The Gun Show
All that molten rubber and magic smoke only made the natives restless, so we strapped on our lids and peeled out of there, eastbound and down on Highway 34. We didn’t make it more than 3 miles before Ari was literally stopped in his wheel tracks by a roadside sign reading “SHOOT Machine Guns!” Guns of Freedom advertises itself as “The Ultimate 2nd Amendment Experience.” For a modest fee, you can very immodestly exercise your constitutional right to spray hot lead at a variety of household refuse with your choice of more than 80 fully automatic weapons. No I.D. check, no breathalyzer, no prior experience or proof of mental competence required: Just make your selection from the world’s most lethal photo album, pay a few bucks to the lady behind the counter and the man at the gun table passes back a cocked and loaded weapon.
As a lover of freedom and all things heinously high-powered, Ari spent half his paycheck unloading an AK-47 into an old washing machine and splintering bowling pins with an HK-UMP. He even emptied a few rounds from a Smith & Wesson 500 .50-caliber revolver—a handgun so brutal the owner had only shot it a half-dozen times. “Like fielding a line drive with your bare hands,” is how Ari described the experience. For his finale he took a seat in the “Lawn Chair of Death”—a tripod-mounted, belt-fed, .50-caliber Browning M2 “Ma Deuce” machine gun, spraying a pile of rusty hubcaps with 10 rounds in less than 2 seconds. “Go big or go home,” bikers like to say, and Aaron took this ethos to heart. Never mind that he had never shot a gun in his life; that didn’t stop him from firing a .50-caliber Barrett sniper rifle—the ballistic equivalent of learning to ride a motorcycle on a turbocharged Suzuki Hayabusa. “That’s a hell of a first gun,” was all the range marshal had to say before turning our firearm virgin loose with the long-range arm-cannon. Yes, we earned the commemorative, blaze-orange “GunsofFreedom.com” can koozie each shooter gets at the end of his session.
Immediately after this photo was taken, Aaron Frank leapt from the balcony, rode the zip-l
Great Balls of Fire
High on gunpowder and only mildly concussed, we staggered across the street and entered The Legendary Buffalo Chip campground: Ground Zero for “The Real Sturgis Experience.” The Buffalo Chip is a city unto itself—a self-contained and completely self-sufficient 500-acre compound that becomes the temporary home to 30,000 hardcore party-people every rally week. There are even on-site medical facilities, as well as a church where one can repent his inevitable sins.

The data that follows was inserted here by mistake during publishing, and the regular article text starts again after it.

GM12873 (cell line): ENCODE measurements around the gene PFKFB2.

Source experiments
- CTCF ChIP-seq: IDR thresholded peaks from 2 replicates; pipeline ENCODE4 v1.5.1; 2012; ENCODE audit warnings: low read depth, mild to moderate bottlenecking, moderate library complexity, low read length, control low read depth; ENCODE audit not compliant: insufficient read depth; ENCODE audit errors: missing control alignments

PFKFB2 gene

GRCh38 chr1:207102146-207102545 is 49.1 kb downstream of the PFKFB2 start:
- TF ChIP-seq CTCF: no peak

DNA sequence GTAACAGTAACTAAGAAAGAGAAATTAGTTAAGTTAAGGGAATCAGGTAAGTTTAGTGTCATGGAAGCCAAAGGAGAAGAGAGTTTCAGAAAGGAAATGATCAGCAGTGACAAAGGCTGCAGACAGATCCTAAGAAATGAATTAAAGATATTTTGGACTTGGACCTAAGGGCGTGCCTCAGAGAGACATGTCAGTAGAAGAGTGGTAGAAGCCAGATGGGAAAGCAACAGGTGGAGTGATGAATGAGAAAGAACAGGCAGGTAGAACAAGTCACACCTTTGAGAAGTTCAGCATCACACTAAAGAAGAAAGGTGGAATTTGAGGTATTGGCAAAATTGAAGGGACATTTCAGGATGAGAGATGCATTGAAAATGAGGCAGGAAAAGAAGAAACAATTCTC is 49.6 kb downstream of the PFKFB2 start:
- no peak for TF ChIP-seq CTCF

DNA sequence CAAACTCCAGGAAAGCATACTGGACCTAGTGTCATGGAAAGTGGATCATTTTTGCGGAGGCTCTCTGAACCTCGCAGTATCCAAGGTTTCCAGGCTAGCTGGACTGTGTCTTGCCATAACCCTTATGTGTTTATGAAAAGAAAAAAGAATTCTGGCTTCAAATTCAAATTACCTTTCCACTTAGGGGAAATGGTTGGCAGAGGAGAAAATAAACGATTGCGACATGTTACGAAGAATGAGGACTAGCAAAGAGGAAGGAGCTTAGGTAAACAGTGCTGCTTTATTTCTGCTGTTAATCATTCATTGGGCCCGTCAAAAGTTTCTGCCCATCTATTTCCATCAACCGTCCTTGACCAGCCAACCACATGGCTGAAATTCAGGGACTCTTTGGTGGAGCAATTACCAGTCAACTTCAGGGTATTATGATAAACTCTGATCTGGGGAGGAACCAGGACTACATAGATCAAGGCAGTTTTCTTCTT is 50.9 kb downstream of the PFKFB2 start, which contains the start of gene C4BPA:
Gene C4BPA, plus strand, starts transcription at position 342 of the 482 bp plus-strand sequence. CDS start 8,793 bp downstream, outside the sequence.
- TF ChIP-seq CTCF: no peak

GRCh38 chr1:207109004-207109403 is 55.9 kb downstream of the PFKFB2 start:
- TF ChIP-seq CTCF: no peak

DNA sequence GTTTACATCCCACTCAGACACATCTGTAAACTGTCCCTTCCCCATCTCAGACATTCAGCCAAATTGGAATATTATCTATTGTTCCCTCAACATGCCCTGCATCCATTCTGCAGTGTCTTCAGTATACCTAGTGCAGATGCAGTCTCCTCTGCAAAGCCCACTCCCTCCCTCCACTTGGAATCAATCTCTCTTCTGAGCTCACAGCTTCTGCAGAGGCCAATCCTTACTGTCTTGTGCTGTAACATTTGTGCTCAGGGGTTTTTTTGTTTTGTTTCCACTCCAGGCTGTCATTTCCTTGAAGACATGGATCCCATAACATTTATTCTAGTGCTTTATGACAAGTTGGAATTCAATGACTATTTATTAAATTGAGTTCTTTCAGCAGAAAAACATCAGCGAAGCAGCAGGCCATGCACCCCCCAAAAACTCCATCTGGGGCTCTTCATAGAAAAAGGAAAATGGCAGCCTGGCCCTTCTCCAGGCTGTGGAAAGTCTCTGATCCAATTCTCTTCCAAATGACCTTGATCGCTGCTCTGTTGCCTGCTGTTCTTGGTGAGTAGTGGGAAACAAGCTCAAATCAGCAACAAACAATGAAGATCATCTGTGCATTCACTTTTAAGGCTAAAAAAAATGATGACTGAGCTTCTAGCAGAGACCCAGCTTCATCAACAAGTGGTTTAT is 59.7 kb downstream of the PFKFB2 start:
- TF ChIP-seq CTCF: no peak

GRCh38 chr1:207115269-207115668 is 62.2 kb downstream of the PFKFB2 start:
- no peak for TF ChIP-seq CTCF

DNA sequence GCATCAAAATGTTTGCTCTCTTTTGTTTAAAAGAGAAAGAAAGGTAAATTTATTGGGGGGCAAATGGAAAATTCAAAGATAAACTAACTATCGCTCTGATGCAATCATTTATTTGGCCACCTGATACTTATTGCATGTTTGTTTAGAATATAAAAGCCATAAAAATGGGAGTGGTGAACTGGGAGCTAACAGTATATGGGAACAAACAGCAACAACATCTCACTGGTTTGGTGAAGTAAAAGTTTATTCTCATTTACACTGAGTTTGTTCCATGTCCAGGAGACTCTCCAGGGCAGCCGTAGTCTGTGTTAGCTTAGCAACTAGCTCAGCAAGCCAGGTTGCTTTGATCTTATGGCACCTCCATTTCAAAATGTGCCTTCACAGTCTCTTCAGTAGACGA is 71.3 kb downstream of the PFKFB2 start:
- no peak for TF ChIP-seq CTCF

Pocketing a pair of Executive VIP all-access passes lifted from Harley-Davidson’s communications officers when they weren’t looking gets us a 10-cent tour with Lon Nordbye, The Chip’s Director of Corporate Partnerships. Sturgis old-timers separate rally history into two distinct periods, Nordbye explains: BBC (Before Buffalo Chip) and ABC (After Buffalo Chip). During the BBC epoch bikers squatted in Sturgis City Park, until inadequate facilities and constant harassment by cops led to a riot that culminated in bikers dousing a dozen porta-johns in gasoline and setting them on fire. The Great Sturgis Sh*tter Fire of 1981 inspired local lawyer and notorious Sturgis party animal Rod “Woody” Woodruff to establish a bikers-only campground and party-pit on the edge of town, where bikers could be free to park their machines without being hassled by The Man. The Buffalo Chip was born.
Touring the compound with Nordbye in the back of a Polaris side-by-side, the Buffalo Chip looks like the set from a Mad Max movie. Campers roam dusty dirt roads on all manner of crazy homemade conveyances including motorized couches, go-karts pulling kegs on trailers and countless minibike choppers. Portable stripper poles and dancing cages outnumber picnic tables in this campground.